I'll have to revisit this recipe, or at the very least use potato water in my next bread to see what it does to the crust. As you pointed out, the potatoes will change the hydration slightly, and one has to make minor adjustments with the flour and water to get the right feel.

    I think when I last made Reinhart's potato rosemary bread, I used the wrong potatoes entirely. I wonder if one could say as a rule 'the starchier the better' for baking bread with potatoes? But for eating alone, our household tends to prefer the less starchy potatoes.

    I love it when you bake bread and share it with me (in your blog)!

  2. Hey,
    Why would the crust not be smooth? If the dough does not have grits/cracked grains, other things that tear the gluten, I would expect the crust to be smooth. The potato water does help soften the crumb. There was a slight give when I sliced the boule. I used King Arthur whole wheat for this bread.
    I poked at the holes before I scored the boule. I wonder if I got those bubbles because I kneaded the dough more than I would a PR recipe. The upturned container contains the dough well but it sticks to the sides towards the end of proofing and then loses shape a bit when I take the container off. For loaf pans I sometime use an upturned empty 1 lb baby spinach container (from Costco). I also often cover the whole thing with a light kitchen towel (not that ambient warmth is a problem in Arizona).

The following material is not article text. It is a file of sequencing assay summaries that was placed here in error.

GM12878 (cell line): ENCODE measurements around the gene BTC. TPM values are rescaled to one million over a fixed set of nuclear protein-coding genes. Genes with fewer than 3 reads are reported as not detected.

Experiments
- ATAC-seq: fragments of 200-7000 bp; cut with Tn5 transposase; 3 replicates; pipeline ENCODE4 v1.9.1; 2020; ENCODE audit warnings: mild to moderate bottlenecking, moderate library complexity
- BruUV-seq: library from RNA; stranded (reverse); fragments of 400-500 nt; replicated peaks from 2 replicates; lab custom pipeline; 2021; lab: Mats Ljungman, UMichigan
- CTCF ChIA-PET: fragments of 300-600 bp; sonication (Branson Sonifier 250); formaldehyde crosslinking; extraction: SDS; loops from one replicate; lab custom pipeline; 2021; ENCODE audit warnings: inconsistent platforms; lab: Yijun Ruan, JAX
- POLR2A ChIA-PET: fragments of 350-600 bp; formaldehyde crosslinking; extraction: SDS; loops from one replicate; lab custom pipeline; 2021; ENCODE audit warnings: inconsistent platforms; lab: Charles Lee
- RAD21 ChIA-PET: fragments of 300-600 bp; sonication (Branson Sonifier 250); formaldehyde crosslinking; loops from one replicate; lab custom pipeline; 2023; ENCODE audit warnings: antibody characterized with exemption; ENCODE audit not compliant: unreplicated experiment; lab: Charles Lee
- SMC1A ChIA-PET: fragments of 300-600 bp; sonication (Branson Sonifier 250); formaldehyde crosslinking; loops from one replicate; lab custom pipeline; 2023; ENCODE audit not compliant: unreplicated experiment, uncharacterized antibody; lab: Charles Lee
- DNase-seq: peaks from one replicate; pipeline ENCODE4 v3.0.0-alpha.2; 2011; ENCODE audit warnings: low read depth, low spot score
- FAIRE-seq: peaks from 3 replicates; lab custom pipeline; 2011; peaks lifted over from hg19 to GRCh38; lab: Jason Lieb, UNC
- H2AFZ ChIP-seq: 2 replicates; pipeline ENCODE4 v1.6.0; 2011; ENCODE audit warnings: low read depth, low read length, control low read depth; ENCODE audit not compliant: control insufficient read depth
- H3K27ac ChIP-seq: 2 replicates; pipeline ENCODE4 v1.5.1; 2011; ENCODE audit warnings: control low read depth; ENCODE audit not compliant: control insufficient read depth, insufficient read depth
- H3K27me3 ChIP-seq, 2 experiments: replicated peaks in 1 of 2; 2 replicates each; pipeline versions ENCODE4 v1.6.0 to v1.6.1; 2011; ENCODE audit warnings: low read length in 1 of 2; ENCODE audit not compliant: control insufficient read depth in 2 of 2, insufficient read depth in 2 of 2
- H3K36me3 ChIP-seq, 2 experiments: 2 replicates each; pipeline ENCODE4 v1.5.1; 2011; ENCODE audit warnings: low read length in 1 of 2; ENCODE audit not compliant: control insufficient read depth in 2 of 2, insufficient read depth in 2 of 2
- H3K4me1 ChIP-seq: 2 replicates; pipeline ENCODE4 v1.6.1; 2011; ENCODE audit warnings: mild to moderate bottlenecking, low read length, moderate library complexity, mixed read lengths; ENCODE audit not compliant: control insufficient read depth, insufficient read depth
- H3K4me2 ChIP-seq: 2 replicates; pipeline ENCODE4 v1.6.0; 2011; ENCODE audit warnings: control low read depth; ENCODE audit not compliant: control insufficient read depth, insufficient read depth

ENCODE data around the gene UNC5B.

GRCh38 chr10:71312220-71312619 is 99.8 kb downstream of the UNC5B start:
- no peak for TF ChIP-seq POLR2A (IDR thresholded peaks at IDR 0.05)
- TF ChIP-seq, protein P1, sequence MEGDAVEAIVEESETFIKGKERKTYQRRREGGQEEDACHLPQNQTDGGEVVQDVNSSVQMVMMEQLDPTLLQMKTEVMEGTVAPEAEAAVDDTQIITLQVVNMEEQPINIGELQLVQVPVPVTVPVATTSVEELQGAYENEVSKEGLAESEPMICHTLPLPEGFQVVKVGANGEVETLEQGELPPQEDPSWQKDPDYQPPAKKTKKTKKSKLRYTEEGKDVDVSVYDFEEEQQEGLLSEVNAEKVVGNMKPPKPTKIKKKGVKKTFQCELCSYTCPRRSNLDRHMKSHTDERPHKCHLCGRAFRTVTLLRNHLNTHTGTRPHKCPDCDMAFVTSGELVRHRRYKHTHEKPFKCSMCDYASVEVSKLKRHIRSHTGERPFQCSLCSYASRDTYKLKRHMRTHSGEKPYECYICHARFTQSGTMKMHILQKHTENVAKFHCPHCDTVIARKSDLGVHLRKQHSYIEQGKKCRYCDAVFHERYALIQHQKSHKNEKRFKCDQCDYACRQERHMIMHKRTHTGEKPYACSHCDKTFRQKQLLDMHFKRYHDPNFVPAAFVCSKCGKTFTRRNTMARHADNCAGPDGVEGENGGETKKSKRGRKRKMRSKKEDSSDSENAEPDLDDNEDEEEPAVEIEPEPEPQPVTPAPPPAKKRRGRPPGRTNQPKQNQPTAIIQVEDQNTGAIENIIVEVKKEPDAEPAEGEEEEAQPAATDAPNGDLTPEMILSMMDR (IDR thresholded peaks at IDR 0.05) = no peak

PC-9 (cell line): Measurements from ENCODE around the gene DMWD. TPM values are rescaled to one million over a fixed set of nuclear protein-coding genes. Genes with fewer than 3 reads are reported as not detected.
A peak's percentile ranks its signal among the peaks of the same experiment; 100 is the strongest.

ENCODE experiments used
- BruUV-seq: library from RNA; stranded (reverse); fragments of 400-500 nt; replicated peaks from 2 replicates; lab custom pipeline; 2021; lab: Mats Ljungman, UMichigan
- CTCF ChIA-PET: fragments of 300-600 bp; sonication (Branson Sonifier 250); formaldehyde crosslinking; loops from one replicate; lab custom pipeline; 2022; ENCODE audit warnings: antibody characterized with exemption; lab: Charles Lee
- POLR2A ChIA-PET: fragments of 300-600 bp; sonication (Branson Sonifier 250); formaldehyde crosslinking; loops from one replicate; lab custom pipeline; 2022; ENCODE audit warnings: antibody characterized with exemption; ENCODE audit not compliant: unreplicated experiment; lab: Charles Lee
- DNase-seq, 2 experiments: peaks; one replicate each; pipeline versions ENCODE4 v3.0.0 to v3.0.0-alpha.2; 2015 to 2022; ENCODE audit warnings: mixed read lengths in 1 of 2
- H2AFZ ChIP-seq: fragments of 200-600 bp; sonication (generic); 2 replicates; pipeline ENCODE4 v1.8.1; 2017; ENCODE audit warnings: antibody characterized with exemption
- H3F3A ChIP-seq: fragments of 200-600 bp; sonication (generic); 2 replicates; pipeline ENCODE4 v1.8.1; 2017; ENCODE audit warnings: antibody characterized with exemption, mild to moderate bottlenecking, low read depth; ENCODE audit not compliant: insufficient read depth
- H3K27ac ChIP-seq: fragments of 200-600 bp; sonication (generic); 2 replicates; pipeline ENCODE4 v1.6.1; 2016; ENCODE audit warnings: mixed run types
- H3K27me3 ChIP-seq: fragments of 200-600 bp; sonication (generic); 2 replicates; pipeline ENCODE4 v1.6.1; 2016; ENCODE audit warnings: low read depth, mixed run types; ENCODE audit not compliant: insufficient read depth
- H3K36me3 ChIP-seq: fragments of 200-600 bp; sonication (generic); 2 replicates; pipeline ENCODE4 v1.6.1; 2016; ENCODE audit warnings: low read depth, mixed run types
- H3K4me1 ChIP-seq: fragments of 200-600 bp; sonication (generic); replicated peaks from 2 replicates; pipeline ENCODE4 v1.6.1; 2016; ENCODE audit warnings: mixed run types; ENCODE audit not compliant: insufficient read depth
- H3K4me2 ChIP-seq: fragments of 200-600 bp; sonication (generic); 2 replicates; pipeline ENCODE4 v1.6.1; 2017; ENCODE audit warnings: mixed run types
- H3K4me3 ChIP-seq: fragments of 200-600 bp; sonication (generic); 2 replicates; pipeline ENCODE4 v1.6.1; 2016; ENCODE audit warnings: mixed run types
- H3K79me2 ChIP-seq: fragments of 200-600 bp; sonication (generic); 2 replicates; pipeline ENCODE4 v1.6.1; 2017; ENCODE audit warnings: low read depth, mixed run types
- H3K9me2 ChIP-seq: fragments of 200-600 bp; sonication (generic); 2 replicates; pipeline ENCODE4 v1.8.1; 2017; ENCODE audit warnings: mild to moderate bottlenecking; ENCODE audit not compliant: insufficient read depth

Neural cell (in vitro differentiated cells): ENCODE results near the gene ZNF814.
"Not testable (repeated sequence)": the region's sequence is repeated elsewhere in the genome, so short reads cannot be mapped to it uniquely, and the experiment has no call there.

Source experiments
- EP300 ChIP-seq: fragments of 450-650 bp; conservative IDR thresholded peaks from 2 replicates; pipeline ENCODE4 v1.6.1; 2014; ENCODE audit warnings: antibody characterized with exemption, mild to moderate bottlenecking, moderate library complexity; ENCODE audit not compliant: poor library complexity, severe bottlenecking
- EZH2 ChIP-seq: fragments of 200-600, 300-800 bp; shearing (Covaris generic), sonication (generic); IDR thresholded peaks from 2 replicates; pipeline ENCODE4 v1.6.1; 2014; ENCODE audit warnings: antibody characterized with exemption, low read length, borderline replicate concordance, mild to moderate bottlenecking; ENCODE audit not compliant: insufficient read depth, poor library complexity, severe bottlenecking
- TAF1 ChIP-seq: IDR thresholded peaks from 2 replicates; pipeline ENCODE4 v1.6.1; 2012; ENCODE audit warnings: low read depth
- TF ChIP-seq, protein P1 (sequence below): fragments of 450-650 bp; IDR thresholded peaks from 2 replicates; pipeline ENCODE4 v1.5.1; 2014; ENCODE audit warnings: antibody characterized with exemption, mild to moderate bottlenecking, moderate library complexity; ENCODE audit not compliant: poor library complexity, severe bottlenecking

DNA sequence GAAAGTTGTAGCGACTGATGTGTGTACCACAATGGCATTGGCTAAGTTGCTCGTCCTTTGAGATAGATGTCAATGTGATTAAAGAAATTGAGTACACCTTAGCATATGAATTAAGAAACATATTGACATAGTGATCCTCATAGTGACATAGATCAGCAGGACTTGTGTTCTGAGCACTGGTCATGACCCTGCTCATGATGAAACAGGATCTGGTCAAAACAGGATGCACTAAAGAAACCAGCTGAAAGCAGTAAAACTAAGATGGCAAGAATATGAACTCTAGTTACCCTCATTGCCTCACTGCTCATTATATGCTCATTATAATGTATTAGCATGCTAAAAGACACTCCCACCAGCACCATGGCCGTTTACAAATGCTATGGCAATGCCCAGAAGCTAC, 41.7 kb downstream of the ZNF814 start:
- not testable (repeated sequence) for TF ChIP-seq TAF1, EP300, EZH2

I had read your Potato Rosemary blog post long ago and then looked at it again before I baked this one. The purple potatoes were interesting. I just used regular Yukon Gold.
    Looking forward to your blog post that will study the difference that potato water makes in a formula, after the sourdough experiments maybe?


  3. Good question -- why would the crust of a whole wheat bread *not* be smooth?

    Maybe it is the whole wheat flour I use (either the stuff I buy or the stuff I grind myself) that often will leave my crusts sort of 'furry'; I'm guessing that the bran in whole wheat bread is milled to different sizes -- yours might be finer milled than mine. Or else the bran in my wheat is huskier (if that is a word that described what I mean better than 'brannier') to begin with -- bran being in itself one of those 'things that tear the gluten'.

    Or it might have nothing to do with the bran shape or content, but rather something to do with the temperature I bake my loaves at, or how long I leave them in the oven, or the ratio of starch that gelatinizes in mixing and baking (which is why I wondered about potato water). So many variables, my head spins. All I know is, you achieved something that I have trouble with.

    I should try a different flour once -- maybe import some of your 'King Arthur Flour' and see what happens. Try to limit the variables.

    Arggh. So many experiments to try. They multiply.

    Example: When I first saw your picture of the proofing of the boule under that upturned container, and then the size of those blebs forming on the surface, my first thought was, "Wow, she is proofing in a vacuum-tube". All sorts of lightbulbs going on around that idea, experiments starting to form in my head, wondering how I could make a vacuum tube to proof my breads, how I could inject something to give such a vacuum-raised bread more structure so it wouldn't collapse when it hit air-pressure again (a recent article I read suggested citrus fiber and I twigged on that)... you get the idea of the way my brain works...

    ...and then I just looked at your picture again and realized it wasn't a vacuum tube at all. Oh my crazy brain.